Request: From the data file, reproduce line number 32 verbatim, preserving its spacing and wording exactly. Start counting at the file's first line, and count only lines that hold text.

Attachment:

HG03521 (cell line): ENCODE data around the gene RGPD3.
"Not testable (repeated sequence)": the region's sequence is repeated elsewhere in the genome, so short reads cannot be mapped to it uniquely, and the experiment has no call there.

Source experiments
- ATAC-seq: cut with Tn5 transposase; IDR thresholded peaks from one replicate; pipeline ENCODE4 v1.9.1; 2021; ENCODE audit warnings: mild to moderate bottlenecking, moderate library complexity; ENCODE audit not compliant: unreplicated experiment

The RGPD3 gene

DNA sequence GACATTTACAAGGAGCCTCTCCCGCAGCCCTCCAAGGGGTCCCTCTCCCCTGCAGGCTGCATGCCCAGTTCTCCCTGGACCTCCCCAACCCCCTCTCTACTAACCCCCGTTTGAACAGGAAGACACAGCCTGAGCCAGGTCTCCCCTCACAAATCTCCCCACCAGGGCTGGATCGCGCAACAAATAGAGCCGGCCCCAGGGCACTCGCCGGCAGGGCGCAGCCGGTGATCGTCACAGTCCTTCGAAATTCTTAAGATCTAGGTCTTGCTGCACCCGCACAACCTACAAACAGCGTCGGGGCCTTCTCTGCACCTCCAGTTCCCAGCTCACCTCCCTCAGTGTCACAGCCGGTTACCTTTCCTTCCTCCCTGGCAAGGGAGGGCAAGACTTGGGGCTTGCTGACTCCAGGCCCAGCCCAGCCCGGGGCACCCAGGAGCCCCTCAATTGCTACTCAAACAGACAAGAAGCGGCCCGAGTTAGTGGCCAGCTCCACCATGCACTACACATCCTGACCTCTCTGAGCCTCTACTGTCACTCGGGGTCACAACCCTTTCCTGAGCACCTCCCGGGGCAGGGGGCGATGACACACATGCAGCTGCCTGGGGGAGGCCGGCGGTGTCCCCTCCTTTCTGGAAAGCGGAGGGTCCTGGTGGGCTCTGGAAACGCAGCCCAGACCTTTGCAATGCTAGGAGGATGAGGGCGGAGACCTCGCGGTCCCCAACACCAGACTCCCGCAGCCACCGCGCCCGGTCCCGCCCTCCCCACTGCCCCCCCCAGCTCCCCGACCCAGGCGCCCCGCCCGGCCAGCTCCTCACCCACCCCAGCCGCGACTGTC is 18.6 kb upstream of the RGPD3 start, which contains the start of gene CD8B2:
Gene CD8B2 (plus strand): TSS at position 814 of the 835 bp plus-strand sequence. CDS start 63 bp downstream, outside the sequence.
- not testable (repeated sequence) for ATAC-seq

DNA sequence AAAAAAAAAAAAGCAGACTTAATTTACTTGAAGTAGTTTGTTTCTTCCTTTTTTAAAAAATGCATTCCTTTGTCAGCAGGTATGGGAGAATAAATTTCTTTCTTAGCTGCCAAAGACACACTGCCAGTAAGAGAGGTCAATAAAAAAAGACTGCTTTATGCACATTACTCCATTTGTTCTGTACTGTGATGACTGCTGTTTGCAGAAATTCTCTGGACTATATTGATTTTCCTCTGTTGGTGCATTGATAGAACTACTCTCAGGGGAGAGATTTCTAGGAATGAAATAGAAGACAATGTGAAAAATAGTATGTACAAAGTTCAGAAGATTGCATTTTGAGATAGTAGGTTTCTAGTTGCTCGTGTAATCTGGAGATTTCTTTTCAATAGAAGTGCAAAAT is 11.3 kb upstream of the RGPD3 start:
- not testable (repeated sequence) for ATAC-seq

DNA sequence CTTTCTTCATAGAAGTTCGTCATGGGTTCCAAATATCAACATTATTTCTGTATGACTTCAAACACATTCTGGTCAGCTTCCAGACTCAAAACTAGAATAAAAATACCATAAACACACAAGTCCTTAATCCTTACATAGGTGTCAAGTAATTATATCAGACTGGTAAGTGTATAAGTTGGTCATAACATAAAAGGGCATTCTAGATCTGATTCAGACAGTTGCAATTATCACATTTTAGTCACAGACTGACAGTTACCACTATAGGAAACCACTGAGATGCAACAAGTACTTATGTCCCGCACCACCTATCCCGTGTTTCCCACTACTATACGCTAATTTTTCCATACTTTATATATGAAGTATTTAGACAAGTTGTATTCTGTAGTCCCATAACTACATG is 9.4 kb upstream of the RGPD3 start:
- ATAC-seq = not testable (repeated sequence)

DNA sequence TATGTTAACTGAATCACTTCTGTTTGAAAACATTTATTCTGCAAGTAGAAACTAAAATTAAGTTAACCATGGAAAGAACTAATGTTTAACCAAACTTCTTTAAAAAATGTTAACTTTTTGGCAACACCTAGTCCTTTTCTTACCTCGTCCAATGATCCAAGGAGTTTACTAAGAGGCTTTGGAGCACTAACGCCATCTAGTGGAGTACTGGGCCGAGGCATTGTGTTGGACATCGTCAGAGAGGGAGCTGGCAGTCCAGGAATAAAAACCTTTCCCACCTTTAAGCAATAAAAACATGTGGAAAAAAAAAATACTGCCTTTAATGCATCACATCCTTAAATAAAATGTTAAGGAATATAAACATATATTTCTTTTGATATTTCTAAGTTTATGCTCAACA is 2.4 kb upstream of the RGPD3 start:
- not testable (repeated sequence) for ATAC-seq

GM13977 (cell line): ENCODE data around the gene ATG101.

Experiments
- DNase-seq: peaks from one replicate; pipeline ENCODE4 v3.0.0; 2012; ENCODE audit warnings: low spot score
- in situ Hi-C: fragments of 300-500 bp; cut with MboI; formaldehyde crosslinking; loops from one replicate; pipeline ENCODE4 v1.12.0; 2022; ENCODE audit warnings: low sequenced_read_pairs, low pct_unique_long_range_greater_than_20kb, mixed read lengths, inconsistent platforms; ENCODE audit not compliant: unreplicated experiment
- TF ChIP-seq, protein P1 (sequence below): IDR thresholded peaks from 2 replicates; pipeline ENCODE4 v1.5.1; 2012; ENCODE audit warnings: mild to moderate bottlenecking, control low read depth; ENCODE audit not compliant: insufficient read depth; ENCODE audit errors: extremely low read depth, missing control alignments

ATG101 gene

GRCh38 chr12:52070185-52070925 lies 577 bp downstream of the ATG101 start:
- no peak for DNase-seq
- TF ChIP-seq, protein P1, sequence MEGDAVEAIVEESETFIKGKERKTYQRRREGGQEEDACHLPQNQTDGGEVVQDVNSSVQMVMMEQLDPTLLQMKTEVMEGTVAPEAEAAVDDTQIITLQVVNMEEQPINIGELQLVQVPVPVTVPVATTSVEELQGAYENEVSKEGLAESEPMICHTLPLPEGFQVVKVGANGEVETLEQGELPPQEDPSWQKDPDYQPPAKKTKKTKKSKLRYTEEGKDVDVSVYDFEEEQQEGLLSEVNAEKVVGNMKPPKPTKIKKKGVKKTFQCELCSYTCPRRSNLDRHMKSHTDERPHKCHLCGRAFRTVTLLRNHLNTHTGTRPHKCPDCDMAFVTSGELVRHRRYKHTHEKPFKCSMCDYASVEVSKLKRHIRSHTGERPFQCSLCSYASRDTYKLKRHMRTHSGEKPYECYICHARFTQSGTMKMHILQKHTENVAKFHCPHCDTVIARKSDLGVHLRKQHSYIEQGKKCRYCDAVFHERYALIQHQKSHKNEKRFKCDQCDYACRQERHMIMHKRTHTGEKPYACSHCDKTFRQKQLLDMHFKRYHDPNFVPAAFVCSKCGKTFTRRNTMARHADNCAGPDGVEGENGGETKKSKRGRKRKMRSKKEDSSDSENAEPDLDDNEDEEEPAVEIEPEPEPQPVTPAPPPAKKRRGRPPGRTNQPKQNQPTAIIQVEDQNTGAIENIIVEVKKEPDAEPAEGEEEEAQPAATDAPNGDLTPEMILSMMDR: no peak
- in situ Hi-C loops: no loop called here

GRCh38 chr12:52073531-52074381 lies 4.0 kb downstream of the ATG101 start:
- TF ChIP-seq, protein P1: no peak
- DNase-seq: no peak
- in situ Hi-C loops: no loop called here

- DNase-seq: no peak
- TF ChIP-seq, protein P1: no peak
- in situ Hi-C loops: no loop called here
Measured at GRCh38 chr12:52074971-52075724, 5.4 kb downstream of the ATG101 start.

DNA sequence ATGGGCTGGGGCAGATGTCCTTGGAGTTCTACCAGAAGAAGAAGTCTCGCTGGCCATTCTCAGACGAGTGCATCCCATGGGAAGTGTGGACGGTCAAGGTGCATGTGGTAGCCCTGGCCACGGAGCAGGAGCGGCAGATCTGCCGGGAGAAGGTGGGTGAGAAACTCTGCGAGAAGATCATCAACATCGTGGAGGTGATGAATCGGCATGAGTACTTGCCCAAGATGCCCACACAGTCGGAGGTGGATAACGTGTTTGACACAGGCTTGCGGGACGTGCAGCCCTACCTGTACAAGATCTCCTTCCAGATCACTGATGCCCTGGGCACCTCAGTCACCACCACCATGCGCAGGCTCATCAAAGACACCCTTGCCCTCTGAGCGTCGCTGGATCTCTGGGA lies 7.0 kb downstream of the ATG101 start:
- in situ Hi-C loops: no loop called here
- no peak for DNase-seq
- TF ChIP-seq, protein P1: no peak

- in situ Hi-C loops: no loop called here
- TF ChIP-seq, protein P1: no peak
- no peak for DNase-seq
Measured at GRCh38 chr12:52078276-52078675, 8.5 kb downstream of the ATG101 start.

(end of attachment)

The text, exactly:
Measured at GRCh38 chr12:52074971-52075724, 5.4 kb downstream of the ATG101 start.